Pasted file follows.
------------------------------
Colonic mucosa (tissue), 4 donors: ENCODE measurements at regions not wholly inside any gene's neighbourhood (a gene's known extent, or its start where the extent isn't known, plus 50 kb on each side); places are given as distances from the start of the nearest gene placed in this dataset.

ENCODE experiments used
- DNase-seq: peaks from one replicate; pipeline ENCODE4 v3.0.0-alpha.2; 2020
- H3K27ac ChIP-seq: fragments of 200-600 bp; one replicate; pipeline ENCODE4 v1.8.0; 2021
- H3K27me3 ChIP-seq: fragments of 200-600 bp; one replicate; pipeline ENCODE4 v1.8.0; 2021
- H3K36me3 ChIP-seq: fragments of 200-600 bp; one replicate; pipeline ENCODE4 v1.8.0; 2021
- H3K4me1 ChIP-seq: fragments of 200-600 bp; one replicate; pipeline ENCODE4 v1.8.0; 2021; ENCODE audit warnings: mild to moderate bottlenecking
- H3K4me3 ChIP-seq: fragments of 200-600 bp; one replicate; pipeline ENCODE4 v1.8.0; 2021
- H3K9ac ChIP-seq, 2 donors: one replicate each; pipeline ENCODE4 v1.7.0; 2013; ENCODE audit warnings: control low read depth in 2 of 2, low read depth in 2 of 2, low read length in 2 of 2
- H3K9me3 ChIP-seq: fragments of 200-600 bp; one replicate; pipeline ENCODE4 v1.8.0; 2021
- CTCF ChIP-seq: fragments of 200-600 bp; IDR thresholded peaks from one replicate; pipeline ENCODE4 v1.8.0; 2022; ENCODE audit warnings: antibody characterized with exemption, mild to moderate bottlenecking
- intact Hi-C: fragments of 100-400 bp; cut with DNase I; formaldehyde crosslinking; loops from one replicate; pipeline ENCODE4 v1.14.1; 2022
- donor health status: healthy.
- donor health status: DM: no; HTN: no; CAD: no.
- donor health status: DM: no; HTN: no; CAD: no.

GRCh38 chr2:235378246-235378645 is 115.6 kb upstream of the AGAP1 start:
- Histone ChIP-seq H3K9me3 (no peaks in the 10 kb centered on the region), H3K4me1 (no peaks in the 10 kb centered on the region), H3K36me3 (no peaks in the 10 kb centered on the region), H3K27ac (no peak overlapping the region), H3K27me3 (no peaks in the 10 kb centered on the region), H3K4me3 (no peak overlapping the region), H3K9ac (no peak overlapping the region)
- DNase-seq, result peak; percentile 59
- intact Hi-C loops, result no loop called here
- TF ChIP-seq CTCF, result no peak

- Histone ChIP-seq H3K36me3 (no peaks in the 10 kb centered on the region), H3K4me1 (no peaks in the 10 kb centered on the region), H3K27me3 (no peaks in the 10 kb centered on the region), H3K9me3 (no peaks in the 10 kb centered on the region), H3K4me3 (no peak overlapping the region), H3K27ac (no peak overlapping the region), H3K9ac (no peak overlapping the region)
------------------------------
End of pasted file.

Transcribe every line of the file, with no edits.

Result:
Colonic mucosa (tissue), 4 donors: ENCODE measurements at regions not wholly inside any gene's neighbourhood (a gene's known extent, or its start where the extent isn't known, plus 50 kb on each side); places are given as distances from the start of the nearest gene placed in this dataset.

ENCODE experiments used
- DNase-seq: peaks from one replicate; pipeline ENCODE4 v3.0.0-alpha.2; 2020
- H3K27ac ChIP-seq: fragments of 200-600 bp; one replicate; pipeline ENCODE4 v1.8.0; 2021
- H3K27me3 ChIP-seq: fragments of 200-600 bp; one replicate; pipeline ENCODE4 v1.8.0; 2021
- H3K36me3 ChIP-seq: fragments of 200-600 bp; one replicate; pipeline ENCODE4 v1.8.0; 2021
- H3K4me1 ChIP-seq: fragments of 200-600 bp; one replicate; pipeline ENCODE4 v1.8.0; 2021; ENCODE audit warnings: mild to moderate bottlenecking
- H3K4me3 ChIP-seq: fragments of 200-600 bp; one replicate; pipeline ENCODE4 v1.8.0; 2021
- H3K9ac ChIP-seq, 2 donors: one replicate each; pipeline ENCODE4 v1.7.0; 2013; ENCODE audit warnings: control low read depth in 2 of 2, low read depth in 2 of 2, low read length in 2 of 2
- H3K9me3 ChIP-seq: fragments of 200-600 bp; one replicate; pipeline ENCODE4 v1.8.0; 2021
- CTCF ChIP-seq: fragments of 200-600 bp; IDR thresholded peaks from one replicate; pipeline ENCODE4 v1.8.0; 2022; ENCODE audit warnings: antibody characterized with exemption, mild to moderate bottlenecking
- intact Hi-C: fragments of 100-400 bp; cut with DNase I; formaldehyde crosslinking; loops from one replicate; pipeline ENCODE4 v1.14.1; 2022
- donor health status: healthy.
- donor health status: DM: no; HTN: no; CAD: no.
- donor health status: DM: no; HTN: no; CAD: no.

GRCh38 chr2:235378246-235378645 is 115.6 kb upstream of the AGAP1 start:
- Histone ChIP-seq H3K9me3 (no peaks in the 10 kb centered on the region), H3K4me1 (no peaks in the 10 kb centered on the region), H3K36me3 (no peaks in the 10 kb centered on the region), H3K27ac (no peak overlapping the region), H3K27me3 (no peaks in the 10 kb centered on the region), H3K4me3 (no peak overlapping the region), H3K9ac (no peak overlapping the region)
- DNase-seq, result peak; percentile 59
- intact Hi-C loops, result no loop called here
- TF ChIP-seq CTCF, result no peak

- Histone ChIP-seq H3K36me3 (no peaks in the 10 kb centered on the region), H3K4me1 (no peaks in the 10 kb centered on the region), H3K27me3 (no peaks in the 10 kb centered on the region), H3K9me3 (no peaks in the 10 kb centered on the region), H3K4me3 (no peak overlapping the region), H3K27ac (no peak overlapping the region), H3K9ac (no peak overlapping the region)